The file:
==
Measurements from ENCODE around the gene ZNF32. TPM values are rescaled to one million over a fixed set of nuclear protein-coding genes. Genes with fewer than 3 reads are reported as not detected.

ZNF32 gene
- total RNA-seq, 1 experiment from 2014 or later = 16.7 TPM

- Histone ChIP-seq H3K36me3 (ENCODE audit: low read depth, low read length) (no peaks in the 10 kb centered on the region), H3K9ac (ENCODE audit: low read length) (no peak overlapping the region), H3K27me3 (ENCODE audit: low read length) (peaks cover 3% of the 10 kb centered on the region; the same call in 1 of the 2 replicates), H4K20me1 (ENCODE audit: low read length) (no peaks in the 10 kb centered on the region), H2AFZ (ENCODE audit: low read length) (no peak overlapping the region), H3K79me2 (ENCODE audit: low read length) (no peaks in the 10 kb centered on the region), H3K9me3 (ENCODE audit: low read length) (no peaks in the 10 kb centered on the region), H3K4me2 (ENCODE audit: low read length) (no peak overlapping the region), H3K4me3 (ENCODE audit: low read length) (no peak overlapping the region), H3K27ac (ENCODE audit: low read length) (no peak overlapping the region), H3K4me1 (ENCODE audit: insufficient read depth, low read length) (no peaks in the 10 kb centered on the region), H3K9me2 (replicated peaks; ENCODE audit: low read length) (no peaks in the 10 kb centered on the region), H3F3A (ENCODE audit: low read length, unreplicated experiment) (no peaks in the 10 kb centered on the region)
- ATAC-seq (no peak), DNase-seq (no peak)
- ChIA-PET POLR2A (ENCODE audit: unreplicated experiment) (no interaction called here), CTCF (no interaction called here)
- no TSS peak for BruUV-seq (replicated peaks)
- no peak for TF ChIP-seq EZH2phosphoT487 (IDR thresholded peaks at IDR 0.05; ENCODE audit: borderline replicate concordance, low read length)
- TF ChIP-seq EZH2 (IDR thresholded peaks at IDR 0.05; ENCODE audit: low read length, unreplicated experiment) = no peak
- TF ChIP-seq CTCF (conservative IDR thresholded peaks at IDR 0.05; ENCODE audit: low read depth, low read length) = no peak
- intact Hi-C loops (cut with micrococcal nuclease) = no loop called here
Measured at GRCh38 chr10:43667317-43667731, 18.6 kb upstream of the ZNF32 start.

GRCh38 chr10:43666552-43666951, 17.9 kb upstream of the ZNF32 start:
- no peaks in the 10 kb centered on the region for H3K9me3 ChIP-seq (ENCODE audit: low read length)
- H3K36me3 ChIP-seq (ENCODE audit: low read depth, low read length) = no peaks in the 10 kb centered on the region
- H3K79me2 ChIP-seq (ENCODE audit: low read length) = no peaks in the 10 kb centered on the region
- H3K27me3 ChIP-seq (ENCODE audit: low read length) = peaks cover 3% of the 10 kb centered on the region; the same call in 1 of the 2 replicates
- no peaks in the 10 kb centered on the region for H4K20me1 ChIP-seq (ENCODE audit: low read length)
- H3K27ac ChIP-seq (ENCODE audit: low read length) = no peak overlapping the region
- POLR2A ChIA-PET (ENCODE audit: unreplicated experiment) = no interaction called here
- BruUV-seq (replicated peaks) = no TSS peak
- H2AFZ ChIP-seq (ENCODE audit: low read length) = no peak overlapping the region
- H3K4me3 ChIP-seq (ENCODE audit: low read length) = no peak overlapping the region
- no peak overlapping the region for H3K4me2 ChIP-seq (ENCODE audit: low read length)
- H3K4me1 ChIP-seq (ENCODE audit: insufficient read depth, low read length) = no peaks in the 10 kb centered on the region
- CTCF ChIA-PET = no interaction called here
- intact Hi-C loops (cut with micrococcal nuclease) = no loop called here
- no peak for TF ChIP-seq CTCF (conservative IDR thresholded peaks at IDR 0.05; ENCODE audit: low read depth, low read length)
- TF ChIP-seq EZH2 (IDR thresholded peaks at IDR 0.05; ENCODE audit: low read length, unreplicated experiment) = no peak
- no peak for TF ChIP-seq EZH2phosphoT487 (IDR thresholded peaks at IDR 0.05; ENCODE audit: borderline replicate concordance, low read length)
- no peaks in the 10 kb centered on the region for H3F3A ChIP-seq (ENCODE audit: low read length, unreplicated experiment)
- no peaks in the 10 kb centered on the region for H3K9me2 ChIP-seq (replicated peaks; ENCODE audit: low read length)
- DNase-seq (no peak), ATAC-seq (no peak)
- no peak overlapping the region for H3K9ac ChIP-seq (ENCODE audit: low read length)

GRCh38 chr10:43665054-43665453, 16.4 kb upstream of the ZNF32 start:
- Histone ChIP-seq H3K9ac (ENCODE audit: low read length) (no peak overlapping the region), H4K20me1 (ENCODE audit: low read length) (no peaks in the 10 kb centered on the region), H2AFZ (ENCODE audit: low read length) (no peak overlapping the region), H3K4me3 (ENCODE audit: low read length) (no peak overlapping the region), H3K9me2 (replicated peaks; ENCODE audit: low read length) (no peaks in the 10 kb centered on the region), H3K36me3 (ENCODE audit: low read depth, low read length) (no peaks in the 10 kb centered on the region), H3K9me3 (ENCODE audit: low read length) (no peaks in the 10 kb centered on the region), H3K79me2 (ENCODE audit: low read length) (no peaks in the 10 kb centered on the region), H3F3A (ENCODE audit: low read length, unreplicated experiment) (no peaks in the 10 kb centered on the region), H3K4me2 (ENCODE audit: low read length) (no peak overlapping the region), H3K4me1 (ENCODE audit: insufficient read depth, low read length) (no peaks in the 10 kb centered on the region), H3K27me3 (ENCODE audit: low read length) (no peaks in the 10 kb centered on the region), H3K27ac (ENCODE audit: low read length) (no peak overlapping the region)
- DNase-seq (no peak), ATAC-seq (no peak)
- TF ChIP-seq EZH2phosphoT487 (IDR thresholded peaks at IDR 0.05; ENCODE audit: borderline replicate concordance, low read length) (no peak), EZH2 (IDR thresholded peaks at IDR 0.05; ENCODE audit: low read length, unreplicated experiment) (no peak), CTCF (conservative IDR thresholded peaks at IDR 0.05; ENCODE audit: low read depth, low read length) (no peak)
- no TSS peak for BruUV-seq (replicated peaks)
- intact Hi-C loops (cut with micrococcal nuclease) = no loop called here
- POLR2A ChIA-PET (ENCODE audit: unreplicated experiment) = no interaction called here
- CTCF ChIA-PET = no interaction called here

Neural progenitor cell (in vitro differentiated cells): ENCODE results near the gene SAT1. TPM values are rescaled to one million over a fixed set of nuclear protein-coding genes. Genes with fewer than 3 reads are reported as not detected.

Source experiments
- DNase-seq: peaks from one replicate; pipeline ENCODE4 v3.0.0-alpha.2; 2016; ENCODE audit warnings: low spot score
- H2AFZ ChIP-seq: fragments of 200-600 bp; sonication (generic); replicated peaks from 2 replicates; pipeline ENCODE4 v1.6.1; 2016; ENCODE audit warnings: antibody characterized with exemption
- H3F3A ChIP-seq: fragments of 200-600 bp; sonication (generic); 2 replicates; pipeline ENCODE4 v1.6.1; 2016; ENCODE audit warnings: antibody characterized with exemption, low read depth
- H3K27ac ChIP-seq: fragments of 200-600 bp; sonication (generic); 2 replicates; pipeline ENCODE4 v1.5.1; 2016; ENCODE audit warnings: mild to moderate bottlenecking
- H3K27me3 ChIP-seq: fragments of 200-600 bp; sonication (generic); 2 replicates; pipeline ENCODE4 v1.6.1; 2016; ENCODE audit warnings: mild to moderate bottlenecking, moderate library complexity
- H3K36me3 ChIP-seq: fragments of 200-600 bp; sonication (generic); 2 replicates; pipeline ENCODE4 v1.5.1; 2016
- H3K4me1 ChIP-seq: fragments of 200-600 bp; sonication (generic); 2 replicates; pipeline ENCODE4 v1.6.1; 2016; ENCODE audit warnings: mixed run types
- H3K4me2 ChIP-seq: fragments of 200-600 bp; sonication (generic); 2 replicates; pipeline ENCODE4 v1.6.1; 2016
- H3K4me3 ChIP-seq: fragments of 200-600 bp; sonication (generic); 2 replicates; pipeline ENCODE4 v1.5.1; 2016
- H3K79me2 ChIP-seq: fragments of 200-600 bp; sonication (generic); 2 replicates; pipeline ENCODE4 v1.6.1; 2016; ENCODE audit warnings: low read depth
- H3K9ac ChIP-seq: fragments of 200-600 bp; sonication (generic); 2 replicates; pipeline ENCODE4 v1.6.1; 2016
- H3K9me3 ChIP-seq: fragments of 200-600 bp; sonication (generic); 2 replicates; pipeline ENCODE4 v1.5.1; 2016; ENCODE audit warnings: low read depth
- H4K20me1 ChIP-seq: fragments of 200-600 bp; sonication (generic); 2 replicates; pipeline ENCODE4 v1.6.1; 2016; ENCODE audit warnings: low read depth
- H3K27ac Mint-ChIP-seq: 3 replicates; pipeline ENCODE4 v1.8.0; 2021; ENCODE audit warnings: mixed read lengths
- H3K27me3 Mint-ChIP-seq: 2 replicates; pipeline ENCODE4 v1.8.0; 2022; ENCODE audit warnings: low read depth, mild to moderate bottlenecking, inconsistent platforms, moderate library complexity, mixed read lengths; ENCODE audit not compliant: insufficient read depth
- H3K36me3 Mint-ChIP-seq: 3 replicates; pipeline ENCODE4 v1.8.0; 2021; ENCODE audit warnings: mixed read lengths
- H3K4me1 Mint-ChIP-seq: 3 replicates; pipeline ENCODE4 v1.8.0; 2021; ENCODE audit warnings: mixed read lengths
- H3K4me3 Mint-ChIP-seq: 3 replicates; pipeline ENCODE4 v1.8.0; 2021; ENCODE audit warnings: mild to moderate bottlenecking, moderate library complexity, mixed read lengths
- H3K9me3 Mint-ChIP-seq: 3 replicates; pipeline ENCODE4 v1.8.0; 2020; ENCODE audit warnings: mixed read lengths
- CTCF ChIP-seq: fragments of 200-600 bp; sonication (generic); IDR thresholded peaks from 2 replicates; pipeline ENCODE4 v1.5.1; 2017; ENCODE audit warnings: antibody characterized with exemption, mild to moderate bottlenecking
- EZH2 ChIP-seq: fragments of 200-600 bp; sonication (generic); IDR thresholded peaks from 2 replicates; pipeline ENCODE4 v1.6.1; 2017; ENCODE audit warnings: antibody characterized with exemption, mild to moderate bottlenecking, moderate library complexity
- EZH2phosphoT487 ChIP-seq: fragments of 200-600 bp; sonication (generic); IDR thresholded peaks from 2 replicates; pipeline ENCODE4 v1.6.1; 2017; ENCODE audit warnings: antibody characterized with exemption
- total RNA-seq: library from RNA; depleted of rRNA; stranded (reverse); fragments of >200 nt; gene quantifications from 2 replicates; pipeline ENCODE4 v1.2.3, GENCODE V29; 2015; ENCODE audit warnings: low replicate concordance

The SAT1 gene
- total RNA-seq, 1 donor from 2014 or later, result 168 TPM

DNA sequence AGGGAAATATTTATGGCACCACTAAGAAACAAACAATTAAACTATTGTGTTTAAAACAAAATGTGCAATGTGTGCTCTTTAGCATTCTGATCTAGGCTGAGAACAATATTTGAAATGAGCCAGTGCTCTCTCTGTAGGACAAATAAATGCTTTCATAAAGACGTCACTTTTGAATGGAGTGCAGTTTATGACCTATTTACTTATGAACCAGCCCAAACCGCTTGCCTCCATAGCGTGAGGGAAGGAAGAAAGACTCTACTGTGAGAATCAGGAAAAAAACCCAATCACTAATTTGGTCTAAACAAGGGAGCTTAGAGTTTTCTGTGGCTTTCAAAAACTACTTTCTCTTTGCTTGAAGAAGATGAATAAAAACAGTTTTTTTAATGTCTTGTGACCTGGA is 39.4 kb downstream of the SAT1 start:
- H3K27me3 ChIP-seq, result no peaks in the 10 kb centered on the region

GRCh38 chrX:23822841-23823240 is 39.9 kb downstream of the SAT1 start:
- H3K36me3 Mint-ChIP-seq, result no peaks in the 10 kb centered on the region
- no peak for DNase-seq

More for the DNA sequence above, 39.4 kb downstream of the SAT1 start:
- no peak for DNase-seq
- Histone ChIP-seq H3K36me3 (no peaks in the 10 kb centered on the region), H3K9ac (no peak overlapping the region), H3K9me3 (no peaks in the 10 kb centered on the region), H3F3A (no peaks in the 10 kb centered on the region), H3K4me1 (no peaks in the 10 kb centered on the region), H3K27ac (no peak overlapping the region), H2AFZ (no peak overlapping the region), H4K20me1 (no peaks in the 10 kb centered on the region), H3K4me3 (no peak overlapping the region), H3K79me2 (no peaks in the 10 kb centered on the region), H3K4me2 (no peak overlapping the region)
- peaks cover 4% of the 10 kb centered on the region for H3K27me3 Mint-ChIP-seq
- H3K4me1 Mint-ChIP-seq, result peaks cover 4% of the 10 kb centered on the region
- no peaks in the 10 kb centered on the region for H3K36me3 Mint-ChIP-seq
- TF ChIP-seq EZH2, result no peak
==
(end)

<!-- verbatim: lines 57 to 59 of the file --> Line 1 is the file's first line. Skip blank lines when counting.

- H4K20me1 ChIP-seq: fragments of 200-600 bp; sonication (generic); 2 replicates; pipeline ENCODE4 v1.6.1; 2016; ENCODE audit warnings: low read depth
- H3K27ac Mint-ChIP-seq: 3 replicates; pipeline ENCODE4 v1.8.0; 2021; ENCODE audit warnings: mixed read lengths
- H3K27me3 Mint-ChIP-seq: 2 replicates; pipeline ENCODE4 v1.8.0; 2022; ENCODE audit warnings: low read depth, mild to moderate bottlenecking, inconsistent platforms, moderate library complexity, mixed read lengths; ENCODE audit not compliant: insufficient read depth